Ugandan rebels kill seven in south Sudan – church

KAMPALA, Dec 12 (Reuters) – Ugandan Lord’s Resistance Army (LRA) rebels hacked to death three children and four women in an attack in lawless southern Sudan, a local religious leader said.

The rebels are in talks with Uganda’s government to end 18 years of civil war, but residents say marauding LRA bands sometimes raid settlements on both sides of the border, stealing food and killing or kidnapping civilians.

“Our workers were told the rebels came at midnight on Friday and cut to pieces the seven people with machetes,” Reverend Paul Yugusuk, head of the Anglican Church in southern Sudan’s remote Lomega archdeaconry, said by telephone.

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He said eight other people who were taken to hospital said about 30 LRA fighters had attacked the village of Rejaf, on the banks of the White Nile.

The war in neighbouring northern Uganda has driven 1.6 million people into refugee camps and triggered what aid workers call one of the world’s worst humanitarian disasters.

Little is known about the motives of the cult-like LRA, whose insurgency has been marked by the massacre of civilians and the abduction of tens of thousands of children.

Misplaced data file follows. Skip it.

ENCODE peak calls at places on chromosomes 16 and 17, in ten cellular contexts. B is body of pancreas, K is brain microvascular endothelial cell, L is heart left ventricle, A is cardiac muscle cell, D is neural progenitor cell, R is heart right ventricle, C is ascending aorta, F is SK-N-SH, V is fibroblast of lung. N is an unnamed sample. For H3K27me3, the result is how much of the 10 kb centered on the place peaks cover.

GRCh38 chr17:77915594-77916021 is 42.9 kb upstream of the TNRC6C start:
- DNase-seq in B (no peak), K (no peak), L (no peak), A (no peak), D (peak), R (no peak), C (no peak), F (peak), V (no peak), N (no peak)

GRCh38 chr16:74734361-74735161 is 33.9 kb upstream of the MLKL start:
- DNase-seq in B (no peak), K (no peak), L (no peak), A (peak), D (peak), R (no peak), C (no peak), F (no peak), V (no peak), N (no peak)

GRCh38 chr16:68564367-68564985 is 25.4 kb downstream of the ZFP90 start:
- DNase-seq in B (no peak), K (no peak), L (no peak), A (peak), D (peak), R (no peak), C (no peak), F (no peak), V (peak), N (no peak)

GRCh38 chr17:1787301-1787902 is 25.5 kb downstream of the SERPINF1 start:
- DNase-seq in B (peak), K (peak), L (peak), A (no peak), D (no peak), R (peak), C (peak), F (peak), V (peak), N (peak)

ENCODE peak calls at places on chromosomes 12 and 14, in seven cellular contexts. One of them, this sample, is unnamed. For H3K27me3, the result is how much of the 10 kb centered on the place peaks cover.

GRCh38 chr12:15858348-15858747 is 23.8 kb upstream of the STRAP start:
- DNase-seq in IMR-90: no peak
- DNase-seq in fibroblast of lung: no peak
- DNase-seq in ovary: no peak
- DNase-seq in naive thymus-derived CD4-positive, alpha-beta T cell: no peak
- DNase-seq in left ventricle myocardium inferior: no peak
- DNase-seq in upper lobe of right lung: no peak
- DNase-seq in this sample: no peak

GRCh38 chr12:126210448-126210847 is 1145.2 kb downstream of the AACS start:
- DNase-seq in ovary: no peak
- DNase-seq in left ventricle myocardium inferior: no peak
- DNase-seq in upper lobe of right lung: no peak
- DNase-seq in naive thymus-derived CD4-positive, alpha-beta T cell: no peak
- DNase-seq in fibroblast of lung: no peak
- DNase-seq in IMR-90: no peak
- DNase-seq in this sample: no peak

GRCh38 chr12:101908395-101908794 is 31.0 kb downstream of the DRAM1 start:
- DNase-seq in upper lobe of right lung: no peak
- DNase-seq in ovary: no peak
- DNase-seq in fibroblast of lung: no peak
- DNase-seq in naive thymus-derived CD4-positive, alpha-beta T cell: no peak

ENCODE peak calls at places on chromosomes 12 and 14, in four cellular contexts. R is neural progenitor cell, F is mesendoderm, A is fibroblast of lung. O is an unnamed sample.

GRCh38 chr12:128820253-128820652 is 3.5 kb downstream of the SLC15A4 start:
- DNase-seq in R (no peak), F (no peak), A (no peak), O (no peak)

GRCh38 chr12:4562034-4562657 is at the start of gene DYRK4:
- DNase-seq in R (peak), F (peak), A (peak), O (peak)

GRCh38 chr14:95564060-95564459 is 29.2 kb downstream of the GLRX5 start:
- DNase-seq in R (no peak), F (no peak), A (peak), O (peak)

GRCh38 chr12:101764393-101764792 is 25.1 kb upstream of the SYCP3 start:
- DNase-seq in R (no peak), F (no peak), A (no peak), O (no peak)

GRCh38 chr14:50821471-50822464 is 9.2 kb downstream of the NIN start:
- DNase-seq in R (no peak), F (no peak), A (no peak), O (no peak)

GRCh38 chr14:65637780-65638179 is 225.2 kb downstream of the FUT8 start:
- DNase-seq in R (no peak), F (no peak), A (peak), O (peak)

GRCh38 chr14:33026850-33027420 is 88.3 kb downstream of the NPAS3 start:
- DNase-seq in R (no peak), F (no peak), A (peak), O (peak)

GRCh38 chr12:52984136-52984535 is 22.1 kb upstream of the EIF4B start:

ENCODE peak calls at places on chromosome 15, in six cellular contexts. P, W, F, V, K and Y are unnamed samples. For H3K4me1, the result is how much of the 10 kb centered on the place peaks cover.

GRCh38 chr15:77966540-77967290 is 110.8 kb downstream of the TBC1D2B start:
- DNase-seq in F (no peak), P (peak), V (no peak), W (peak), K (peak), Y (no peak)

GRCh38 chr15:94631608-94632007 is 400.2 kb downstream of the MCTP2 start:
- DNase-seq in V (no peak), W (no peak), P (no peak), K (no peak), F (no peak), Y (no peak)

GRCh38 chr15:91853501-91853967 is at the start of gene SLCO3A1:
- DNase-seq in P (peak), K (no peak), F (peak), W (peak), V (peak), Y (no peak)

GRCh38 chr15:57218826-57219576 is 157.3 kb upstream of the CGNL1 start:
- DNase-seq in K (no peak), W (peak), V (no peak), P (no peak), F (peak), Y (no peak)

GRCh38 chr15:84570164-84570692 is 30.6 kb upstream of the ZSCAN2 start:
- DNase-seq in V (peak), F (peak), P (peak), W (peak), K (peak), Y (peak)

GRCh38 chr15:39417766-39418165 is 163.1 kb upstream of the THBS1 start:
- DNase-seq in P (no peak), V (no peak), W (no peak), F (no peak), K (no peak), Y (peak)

Last month the government declared a limited truce to let the rebels, led by self-proclaimed mystic Joseph Kony, meet local officials and traditional tribal leaders.

But analysts say the LRA, based mostly in southern Sudan, has been split up by Ugandan military attacks in recent months, and that small groups of fighters continue to roam the forests and hills of the border, cut off from their commanders.

The government’s ceasefire expires on Wednesday, and northern religious leaders – who expect to be the next group to meet the rebels – have called for it to be extended.

Previous attempts to end the war through dialogue have stalled over mistrust on both sides, but government officials and western diplomats believe the current efforts seem the best chance yet to end one of Africa’s most bitter conflicts.

Yugusuk said it was vital the talks succeed because the LRA in its current form posed an even greater threat to communities in southern Sudan, many of them already uprooted by a separate war between Khartoum and southern rebels.

“The LRA are becoming very dangerous now for our people because they are operating in small groups and you never know where they will attack,” he told Reuters.

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Source

(Listed if other than Religion News Blog)
Reuters, USA
Dec. 13, 2004
Daniel Wallis
www.sudantribune.com

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